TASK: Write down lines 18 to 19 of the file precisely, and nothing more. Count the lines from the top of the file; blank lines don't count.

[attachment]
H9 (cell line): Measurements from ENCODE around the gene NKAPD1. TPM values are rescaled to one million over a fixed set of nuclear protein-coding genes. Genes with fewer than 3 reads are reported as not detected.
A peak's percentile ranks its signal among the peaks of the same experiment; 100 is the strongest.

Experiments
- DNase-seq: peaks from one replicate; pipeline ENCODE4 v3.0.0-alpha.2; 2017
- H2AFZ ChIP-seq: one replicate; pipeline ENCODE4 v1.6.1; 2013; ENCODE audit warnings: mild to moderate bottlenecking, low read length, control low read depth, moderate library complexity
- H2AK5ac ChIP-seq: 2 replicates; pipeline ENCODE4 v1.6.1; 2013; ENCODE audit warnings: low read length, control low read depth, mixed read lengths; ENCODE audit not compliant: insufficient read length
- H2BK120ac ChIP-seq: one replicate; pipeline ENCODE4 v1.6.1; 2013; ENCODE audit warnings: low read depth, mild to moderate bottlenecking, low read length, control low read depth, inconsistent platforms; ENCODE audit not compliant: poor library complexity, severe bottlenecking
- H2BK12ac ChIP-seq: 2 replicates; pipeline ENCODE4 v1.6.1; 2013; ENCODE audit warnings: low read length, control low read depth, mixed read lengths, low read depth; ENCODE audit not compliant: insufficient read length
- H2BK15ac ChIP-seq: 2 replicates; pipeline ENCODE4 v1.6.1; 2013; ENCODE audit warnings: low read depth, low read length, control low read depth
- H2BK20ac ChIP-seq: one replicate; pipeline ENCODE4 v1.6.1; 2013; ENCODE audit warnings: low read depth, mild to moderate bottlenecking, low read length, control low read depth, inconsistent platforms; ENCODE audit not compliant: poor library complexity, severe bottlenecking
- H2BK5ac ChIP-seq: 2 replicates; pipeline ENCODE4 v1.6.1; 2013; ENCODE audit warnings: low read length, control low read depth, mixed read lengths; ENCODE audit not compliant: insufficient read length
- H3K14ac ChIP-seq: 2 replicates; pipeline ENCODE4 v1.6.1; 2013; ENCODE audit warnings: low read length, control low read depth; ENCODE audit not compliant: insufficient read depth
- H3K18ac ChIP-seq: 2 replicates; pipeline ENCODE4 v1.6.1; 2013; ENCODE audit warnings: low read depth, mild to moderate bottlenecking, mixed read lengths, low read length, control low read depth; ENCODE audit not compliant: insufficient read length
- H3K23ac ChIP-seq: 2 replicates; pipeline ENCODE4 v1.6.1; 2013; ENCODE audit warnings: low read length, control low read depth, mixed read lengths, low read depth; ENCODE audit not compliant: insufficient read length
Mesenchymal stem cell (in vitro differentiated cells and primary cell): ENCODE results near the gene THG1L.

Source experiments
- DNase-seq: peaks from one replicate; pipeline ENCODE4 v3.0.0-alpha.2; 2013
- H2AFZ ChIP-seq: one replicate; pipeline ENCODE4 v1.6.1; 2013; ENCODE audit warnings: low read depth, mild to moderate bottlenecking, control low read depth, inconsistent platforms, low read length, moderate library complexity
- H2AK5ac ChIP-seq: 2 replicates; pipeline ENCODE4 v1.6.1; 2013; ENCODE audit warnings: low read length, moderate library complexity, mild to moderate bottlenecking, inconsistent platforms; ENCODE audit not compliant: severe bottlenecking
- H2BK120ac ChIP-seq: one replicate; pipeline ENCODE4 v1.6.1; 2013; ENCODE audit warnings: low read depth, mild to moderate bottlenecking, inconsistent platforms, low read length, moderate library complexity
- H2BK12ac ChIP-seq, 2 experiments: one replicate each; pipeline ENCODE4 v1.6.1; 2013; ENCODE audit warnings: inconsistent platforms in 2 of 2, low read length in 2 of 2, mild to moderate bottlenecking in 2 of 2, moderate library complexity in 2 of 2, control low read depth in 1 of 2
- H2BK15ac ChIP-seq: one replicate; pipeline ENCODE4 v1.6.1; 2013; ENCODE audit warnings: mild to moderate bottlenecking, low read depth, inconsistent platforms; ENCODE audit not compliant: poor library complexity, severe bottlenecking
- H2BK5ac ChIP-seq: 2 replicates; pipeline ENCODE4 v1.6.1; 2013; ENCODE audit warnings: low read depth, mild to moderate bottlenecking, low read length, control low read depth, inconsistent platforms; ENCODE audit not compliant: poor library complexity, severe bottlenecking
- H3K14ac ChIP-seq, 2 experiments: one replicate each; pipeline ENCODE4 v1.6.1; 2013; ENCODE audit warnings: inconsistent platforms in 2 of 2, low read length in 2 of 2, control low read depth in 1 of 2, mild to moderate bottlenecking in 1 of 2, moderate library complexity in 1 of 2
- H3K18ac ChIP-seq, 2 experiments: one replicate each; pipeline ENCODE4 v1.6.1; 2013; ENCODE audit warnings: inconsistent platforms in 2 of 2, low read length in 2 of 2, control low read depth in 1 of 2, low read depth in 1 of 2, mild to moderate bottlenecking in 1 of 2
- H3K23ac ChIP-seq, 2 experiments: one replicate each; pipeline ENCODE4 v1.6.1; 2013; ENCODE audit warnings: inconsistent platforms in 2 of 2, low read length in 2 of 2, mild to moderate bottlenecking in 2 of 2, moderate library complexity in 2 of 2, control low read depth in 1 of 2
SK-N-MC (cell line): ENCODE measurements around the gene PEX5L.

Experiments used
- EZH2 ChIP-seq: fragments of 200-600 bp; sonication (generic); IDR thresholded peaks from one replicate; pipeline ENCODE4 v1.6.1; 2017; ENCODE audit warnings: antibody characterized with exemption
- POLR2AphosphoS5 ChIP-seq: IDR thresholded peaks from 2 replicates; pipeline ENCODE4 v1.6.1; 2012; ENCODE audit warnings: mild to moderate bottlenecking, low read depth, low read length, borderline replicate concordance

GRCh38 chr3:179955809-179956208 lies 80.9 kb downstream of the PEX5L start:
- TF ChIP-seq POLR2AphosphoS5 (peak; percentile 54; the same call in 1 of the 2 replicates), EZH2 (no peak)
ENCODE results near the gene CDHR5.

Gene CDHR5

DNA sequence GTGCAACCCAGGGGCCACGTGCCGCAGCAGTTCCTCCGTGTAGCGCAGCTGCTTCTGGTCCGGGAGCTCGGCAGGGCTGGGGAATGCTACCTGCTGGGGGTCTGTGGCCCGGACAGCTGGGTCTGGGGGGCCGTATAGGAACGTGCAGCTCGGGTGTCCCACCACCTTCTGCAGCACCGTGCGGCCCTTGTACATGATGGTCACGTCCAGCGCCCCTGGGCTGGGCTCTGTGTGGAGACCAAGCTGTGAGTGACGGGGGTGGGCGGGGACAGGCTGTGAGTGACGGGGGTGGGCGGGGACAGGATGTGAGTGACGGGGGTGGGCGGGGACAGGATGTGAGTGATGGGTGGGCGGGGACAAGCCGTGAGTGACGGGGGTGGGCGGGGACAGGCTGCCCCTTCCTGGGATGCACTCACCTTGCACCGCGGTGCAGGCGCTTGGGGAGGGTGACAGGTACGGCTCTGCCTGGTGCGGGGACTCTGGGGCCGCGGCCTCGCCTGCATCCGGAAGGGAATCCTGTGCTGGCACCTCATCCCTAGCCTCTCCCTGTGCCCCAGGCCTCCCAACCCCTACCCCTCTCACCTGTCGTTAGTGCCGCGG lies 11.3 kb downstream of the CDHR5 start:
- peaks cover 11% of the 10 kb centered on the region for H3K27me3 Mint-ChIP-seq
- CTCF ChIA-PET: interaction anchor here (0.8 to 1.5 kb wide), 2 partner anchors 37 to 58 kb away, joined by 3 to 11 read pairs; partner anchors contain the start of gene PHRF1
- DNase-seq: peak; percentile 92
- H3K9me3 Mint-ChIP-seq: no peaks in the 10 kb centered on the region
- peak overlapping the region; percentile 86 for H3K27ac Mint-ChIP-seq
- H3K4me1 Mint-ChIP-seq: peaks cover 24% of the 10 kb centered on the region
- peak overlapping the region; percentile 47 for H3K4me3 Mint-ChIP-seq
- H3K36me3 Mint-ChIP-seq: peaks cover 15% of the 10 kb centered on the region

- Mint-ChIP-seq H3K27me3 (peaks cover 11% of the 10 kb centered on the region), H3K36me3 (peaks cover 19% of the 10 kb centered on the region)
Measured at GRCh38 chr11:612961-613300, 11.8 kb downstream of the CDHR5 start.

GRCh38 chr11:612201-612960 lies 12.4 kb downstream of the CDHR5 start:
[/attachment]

- H2AFZ ChIP-seq: one replicate; pipeline ENCODE4 v1.6.1; 2013; ENCODE audit warnings: low read depth, mild to moderate bottlenecking, control low read depth, inconsistent platforms, low read length, moderate library complexity
- H2AK5ac ChIP-seq: 2 replicates; pipeline ENCODE4 v1.6.1; 2013; ENCODE audit warnings: low read length, moderate library complexity, mild to moderate bottlenecking, inconsistent platforms; ENCODE audit not compliant: severe bottlenecking